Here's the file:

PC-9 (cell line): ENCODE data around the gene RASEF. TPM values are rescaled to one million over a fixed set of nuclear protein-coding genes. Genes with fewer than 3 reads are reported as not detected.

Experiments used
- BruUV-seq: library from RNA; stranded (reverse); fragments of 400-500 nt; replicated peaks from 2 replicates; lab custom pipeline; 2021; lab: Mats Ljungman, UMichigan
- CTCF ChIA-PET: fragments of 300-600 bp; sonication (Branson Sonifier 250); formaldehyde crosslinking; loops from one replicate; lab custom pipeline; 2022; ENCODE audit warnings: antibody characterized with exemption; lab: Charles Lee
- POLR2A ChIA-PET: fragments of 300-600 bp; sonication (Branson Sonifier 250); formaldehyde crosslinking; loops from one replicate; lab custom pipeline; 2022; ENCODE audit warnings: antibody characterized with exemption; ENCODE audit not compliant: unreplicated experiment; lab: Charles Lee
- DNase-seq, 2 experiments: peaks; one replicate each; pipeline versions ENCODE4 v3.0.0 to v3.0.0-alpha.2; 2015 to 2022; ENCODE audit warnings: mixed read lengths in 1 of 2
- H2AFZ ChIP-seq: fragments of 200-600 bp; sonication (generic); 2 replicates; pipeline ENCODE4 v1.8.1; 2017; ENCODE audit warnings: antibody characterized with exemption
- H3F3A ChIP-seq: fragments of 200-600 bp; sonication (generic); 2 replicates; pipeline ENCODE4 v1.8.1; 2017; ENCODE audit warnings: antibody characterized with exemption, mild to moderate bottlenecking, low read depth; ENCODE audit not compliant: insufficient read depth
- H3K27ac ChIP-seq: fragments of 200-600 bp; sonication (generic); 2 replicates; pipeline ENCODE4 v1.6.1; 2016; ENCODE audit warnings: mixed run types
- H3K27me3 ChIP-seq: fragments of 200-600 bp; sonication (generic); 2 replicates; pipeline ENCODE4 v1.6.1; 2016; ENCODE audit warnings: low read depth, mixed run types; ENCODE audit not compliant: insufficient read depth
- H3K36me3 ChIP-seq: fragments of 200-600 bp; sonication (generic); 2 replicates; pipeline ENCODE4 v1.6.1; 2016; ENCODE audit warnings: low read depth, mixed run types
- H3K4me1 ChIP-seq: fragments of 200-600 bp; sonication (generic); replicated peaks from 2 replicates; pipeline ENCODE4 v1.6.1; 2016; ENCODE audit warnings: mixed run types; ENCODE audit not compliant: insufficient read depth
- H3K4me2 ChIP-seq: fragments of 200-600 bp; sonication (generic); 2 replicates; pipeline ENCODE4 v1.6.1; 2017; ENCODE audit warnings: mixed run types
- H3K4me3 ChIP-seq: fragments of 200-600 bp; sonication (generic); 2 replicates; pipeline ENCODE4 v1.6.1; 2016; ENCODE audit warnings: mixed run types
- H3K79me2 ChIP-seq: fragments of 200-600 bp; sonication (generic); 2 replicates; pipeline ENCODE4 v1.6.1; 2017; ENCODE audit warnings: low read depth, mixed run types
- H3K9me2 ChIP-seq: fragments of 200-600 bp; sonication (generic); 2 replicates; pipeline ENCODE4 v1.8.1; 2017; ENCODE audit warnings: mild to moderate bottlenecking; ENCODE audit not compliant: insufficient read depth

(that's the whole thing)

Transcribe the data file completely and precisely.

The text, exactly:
PC-9 (cell line): ENCODE data around the gene RASEF. TPM values are rescaled to one million over a fixed set of nuclear protein-coding genes. Genes with fewer than 3 reads are reported as not detected.

Experiments used
- BruUV-seq: library from RNA; stranded (reverse); fragments of 400-500 nt; replicated peaks from 2 replicates; lab custom pipeline; 2021; lab: Mats Ljungman, UMichigan
- CTCF ChIA-PET: fragments of 300-600 bp; sonication (Branson Sonifier 250); formaldehyde crosslinking; loops from one replicate; lab custom pipeline; 2022; ENCODE audit warnings: antibody characterized with exemption; lab: Charles Lee
- POLR2A ChIA-PET: fragments of 300-600 bp; sonication (Branson Sonifier 250); formaldehyde crosslinking; loops from one replicate; lab custom pipeline; 2022; ENCODE audit warnings: antibody characterized with exemption; ENCODE audit not compliant: unreplicated experiment; lab: Charles Lee
- DNase-seq, 2 experiments: peaks; one replicate each; pipeline versions ENCODE4 v3.0.0 to v3.0.0-alpha.2; 2015 to 2022; ENCODE audit warnings: mixed read lengths in 1 of 2
- H2AFZ ChIP-seq: fragments of 200-600 bp; sonication (generic); 2 replicates; pipeline ENCODE4 v1.8.1; 2017; ENCODE audit warnings: antibody characterized with exemption
- H3F3A ChIP-seq: fragments of 200-600 bp; sonication (generic); 2 replicates; pipeline ENCODE4 v1.8.1; 2017; ENCODE audit warnings: antibody characterized with exemption, mild to moderate bottlenecking, low read depth; ENCODE audit not compliant: insufficient read depth
- H3K27ac ChIP-seq: fragments of 200-600 bp; sonication (generic); 2 replicates; pipeline ENCODE4 v1.6.1; 2016; ENCODE audit warnings: mixed run types
- H3K27me3 ChIP-seq: fragments of 200-600 bp; sonication (generic); 2 replicates; pipeline ENCODE4 v1.6.1; 2016; ENCODE audit warnings: low read depth, mixed run types; ENCODE audit not compliant: insufficient read depth
- H3K36me3 ChIP-seq: fragments of 200-600 bp; sonication (generic); 2 replicates; pipeline ENCODE4 v1.6.1; 2016; ENCODE audit warnings: low read depth, mixed run types
- H3K4me1 ChIP-seq: fragments of 200-600 bp; sonication (generic); replicated peaks from 2 replicates; pipeline ENCODE4 v1.6.1; 2016; ENCODE audit warnings: mixed run types; ENCODE audit not compliant: insufficient read depth
- H3K4me2 ChIP-seq: fragments of 200-600 bp; sonication (generic); 2 replicates; pipeline ENCODE4 v1.6.1; 2017; ENCODE audit warnings: mixed run types
- H3K4me3 ChIP-seq: fragments of 200-600 bp; sonication (generic); 2 replicates; pipeline ENCODE4 v1.6.1; 2016; ENCODE audit warnings: mixed run types
- H3K79me2 ChIP-seq: fragments of 200-600 bp; sonication (generic); 2 replicates; pipeline ENCODE4 v1.6.1; 2017; ENCODE audit warnings: low read depth, mixed run types
- H3K9me2 ChIP-seq: fragments of 200-600 bp; sonication (generic); 2 replicates; pipeline ENCODE4 v1.8.1; 2017; ENCODE audit warnings: mild to moderate bottlenecking; ENCODE audit not compliant: insufficient read depth